Sim Card: $10 – Globe (take note that the internet is not very good in the Philippines, personally I use the company Talk N’ Text. I can register on unlimited mobile data for $.50 valid for 24-hours, which I can use as a hotspot for my laptop)
Transportation: $5 (9-hour local non-AC bus)
Tours: $ 10-day tours – you can get an organised tour for cheap as $30
Singapore Travel Budget
Despite being such an expensive country to live and travel to, Singapore can easily be part of your itinerary. Why? Because this country has such a wealthy economy, great public transportation, and beautiful skyscrapers. A lot of travellers are curious about what Singapore is like.
Visa: Free visa for Europeans, Americans (North and South), and Southeast Asians (check here to see if you need a visa)
Dorm: $15 (affordable hostels in Singapore)
Private room: $30
Food: $2 – Look out for hawkers for cheap but awesome local food
Sim Card: $10 – Klook travel sim card (can be picked up at the Changi Airport- 100 GB mobile data)
Transportation: $1.50 – make sure to get yourself either the regular train card (can be used up to 6 times) or EZ Link Card to get around using public transportations
Tours: $20 (entrance fees on popular amusement parks) – you can find less pricey tours around $20
Thailand Travel Budget
The land where the islands are made to charm you. Thailand can easily win your heart through its beautiful scenery and mouthwatering local food. Despite the huge number of travellers coming to Thailand every year, a lot of backpackers and holiday still include this country on their list.
Visa: Free visa and VOA (check my Thailand visa guide)
Dorm: $5 (check affordable hostels in Thailand)
Private room: $10
Food: $1-$2 for street food or light meals $4
Sim Card: $10 for tourist sim card (can be bought at the airport of any 7eleven stores)
Transportation: $1.50 for subway and $12 for 9-hour bus ride
Motorbike: $15 per day (make sure you have a driver’s license that is valid in Thailand)
Tours: $10-$20 for day tours, but only for transportation-based tours – affordable organised tours for as cheap as $22
Timor-Leste Travel Budget
Timor-Leste is probably not on your list, but why not explore here for a bit to find a little getaway from the heavy touristic destinations in Southeast Asia? The other country in Asia where is Catholicism is the main religion (the other is the Philippines) and US dollars are widely used.
Visa: Free visa for Europeans (check if you need a visa)
Dorm: $12 (backpacker’s favourite hostel in Timor Leste)
Private room: $30
Food: $2-$5 (street food or decent affordable restaurants)
Transportation: $2 for one-hour bus ride
Tours: $20 small day tours –find a tour that fits your need here
Vietnam Travel Budget
Vietnam is supposed to be cheap, although it looks like that is not the case anymore. After receiving millions of travellers every year, Vietnam managed to up its economy game which resulted in making this country a little more expensive than it used to. When I was travelling here two years ago, I can easily find hostels for $3 per bunk bed, nowadays, it’s still affordable to travel in Vietnam but it’s slowly changing.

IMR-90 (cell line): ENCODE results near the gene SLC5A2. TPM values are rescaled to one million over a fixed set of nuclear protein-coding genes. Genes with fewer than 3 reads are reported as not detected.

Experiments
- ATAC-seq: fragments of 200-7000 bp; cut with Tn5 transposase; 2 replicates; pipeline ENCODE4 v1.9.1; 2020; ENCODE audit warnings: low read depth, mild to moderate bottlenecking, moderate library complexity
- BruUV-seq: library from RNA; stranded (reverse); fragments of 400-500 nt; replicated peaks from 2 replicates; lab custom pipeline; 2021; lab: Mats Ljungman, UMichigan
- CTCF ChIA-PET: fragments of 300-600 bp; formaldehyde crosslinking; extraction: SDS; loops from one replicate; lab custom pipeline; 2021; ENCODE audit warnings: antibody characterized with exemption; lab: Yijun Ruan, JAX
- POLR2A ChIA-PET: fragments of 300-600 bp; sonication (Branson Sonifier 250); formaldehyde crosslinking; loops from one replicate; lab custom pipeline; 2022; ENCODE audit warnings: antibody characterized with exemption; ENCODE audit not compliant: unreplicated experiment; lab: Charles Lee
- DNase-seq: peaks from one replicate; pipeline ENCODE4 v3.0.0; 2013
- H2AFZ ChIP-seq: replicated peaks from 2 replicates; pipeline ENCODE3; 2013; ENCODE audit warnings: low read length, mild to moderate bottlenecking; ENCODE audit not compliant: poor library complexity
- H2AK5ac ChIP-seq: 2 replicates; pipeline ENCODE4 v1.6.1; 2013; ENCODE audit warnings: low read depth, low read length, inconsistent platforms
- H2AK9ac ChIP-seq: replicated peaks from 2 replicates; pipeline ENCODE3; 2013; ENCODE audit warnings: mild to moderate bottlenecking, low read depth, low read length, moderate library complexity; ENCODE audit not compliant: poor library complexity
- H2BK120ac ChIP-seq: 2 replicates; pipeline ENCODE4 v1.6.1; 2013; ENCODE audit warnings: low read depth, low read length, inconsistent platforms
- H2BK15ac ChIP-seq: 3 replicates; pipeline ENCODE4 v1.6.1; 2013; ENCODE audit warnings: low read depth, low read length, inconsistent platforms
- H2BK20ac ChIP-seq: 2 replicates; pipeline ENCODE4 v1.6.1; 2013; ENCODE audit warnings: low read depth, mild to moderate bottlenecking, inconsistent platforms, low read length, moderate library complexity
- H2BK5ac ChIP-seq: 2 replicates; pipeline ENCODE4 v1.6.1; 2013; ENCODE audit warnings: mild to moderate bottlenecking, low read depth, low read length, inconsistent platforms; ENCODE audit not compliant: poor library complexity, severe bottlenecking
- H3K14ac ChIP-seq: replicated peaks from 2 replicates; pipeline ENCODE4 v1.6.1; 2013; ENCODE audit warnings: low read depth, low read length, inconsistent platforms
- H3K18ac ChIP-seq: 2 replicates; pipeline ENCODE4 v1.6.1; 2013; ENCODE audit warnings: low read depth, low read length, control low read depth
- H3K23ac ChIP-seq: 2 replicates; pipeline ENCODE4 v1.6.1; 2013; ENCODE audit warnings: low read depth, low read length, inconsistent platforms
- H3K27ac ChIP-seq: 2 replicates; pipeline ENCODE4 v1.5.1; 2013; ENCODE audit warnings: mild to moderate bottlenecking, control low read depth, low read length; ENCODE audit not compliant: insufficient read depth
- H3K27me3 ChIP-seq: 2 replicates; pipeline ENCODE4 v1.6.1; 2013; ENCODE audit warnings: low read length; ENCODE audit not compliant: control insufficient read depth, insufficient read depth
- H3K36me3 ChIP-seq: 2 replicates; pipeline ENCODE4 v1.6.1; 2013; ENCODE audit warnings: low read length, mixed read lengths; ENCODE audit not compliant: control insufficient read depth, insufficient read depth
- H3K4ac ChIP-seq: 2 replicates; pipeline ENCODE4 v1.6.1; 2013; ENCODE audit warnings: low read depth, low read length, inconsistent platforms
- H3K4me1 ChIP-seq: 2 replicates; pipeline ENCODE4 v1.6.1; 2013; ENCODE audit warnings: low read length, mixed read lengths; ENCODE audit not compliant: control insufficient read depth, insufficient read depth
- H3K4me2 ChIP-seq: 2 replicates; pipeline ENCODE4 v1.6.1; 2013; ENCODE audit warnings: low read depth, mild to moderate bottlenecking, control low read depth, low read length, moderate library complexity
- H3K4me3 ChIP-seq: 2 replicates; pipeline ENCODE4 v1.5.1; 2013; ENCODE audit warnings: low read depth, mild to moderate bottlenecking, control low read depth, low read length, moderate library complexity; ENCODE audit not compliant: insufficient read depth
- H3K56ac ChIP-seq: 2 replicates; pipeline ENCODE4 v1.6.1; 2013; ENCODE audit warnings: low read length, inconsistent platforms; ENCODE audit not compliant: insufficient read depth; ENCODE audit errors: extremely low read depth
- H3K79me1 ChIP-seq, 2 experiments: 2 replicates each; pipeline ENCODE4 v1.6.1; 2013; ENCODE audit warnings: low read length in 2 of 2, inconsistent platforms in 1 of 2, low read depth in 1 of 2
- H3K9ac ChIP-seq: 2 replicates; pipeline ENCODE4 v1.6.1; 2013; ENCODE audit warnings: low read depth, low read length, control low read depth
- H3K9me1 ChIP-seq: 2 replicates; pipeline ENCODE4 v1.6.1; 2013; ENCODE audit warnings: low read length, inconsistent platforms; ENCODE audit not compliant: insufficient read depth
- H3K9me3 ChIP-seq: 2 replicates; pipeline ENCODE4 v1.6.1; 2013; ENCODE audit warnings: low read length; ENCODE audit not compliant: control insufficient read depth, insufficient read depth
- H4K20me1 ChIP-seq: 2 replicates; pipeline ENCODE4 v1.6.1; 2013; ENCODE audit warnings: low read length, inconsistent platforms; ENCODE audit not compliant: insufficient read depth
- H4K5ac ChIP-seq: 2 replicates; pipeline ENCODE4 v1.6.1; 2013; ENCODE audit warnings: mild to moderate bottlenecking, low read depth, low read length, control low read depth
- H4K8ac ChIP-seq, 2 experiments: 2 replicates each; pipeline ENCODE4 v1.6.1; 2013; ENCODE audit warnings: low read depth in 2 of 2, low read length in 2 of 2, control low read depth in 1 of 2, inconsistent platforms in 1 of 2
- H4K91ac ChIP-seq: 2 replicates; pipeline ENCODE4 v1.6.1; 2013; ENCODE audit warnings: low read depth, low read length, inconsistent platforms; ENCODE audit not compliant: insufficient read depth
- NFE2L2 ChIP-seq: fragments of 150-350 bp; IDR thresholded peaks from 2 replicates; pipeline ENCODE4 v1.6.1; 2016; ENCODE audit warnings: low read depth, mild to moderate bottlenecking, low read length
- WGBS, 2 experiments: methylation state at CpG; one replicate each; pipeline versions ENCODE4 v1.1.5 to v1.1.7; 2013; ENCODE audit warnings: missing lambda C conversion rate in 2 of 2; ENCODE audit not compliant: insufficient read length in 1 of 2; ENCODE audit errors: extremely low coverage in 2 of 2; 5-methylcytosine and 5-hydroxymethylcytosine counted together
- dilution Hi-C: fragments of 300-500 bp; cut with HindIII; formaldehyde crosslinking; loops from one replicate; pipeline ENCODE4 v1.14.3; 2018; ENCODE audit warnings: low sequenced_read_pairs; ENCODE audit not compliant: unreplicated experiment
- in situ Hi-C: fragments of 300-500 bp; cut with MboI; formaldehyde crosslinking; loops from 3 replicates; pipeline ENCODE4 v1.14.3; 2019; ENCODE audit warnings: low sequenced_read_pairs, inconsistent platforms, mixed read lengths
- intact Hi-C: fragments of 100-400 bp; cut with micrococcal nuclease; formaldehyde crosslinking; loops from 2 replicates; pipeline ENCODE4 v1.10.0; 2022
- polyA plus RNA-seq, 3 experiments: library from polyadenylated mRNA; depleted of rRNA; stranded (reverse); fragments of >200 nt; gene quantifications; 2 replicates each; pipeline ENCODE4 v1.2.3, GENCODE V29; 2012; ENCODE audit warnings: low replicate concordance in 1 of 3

Visa: Free visa – ASEAN (check the visa guide for Vietnam) – Apply now and get your visa in a few hours only
Dorm: $5-$8 – best Vietnam hostels
Private room: $10-$20
Food: $1.5-$2 (side street food) $3-$5 casual restaurants
Sim Card: $8 – Viettel (for $8, you get 5 GB mobile data valid for 30 days)
Transportation: $8 (4.5-hour bus)
Motorbike: $200-$350 (second-hand – it’s cheaper to buy a motorbike in Hanoi compared to Ho Chi Minh City) – find more information about motorbiking in Vietnam
Tours: $5 for a day tour (mostly transportation only tours) – there are tours for as low as $9
If you need suggestions for hostels in Vietnam check out this article, Best Hostels in Vietnam
WHAT IS THE DAILY BUDGET FOR TRAVELLING IN SOUTHEAST ASIA
You can divide the places in Southeast Asia into three categories.
First group; Thailand, Cambodia, Philippines, and Myanmar, I would put it on $35 per day. In these countries, either the accommodation or food are on the pricey side, transportation and tours are falling on almost same price range.
While the second group; Vietnam, Laos, Malaysia, and Indonesia, can easily be on $30 a day or even less. I personally find these places affordable on most aspects; accommodation, food, and transportation. Sometimes even the tours are really on the budget side. Accommodation can be as cheap as $5 except if you decide to stay around in the very touristy areas like Kuala Lumpur in Malaysia or Canggu – main tourist town in Bali, Indonesia.
The third group; Singapore, Timor Leste, and Brunei will be on the expensive side especially Singapore where dorm beds cost around $18/night, a beer is $5 a can, and food for $5 a meal. While Timor Leste and Brunei are expensive on tours and transportation (especially flying there). In this group, I would easily put it on $40-$50/day to really enjoy your time.
So in general, I’d calculate a $25-$40/day, you can save money from the second group and be ready to put more budget on the third group.
I hope this Southeast Asia budget guide gave you enough idea about travelling in this part of the world and point your planning in the right direction. Travelling is not always colourful but keep in mind that it’s something you will forever look back into, the stories you will get to share in the future are yours and forever yours.
So, are you ready to travel Southeast Asia on a budget?! If you have travelled in this part of the world, let us know what you think is the cheapest or mos expensive destination or if you have a great tip to share!